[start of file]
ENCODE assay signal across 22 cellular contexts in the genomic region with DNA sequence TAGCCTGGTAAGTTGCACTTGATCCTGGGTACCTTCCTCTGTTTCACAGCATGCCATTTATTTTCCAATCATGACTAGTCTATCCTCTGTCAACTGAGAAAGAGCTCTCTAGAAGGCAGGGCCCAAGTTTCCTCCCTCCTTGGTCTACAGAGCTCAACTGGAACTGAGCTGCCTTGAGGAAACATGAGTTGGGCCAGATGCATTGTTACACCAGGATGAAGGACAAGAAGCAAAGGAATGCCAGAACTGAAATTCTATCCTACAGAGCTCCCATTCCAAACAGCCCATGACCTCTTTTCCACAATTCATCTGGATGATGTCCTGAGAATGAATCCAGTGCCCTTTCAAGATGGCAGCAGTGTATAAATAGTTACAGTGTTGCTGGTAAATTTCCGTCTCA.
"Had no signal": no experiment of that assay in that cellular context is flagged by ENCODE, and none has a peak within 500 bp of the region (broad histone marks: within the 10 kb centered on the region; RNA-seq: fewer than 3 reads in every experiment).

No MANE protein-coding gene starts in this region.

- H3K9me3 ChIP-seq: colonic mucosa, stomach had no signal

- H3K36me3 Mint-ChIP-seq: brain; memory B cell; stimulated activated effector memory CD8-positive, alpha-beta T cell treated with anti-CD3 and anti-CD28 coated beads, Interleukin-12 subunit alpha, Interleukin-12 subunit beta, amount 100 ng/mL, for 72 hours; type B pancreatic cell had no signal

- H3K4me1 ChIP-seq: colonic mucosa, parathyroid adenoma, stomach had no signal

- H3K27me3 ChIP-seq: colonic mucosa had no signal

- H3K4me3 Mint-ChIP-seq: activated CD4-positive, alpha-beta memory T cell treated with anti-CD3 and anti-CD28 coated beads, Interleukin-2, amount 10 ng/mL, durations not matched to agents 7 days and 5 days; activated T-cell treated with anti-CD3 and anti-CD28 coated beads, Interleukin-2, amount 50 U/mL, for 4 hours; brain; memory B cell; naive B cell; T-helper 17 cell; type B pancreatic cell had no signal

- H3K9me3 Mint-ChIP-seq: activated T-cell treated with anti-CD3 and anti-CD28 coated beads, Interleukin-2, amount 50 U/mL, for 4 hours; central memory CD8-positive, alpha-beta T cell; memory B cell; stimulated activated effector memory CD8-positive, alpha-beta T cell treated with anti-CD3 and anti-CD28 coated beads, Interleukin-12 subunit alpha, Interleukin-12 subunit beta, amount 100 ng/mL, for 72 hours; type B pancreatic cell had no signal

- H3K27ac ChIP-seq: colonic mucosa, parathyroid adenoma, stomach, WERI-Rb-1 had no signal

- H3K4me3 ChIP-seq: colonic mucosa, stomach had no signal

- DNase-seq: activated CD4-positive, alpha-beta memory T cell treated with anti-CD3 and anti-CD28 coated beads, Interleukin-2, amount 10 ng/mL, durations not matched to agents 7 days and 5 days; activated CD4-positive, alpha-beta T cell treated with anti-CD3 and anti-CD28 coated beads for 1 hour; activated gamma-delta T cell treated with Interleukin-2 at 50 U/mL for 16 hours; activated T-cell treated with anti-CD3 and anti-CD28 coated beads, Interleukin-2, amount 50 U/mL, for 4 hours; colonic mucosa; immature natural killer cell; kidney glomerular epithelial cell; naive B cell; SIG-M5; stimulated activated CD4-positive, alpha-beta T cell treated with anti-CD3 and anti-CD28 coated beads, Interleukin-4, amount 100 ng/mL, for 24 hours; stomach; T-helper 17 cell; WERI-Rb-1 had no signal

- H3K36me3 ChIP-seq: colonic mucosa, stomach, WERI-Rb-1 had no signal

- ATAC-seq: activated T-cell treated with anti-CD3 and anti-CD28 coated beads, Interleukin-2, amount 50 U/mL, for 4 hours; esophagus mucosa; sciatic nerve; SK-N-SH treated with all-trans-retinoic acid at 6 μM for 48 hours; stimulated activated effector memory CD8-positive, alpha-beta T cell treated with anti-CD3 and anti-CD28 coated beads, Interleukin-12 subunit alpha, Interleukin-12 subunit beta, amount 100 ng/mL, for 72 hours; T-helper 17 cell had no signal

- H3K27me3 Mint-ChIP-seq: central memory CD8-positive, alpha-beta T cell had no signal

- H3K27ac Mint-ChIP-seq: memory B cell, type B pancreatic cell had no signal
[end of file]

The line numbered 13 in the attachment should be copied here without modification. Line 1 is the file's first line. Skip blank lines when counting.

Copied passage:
- H3K36me3 ChIP-seq: colonic mucosa, stomach, WERI-Rb-1 had no signal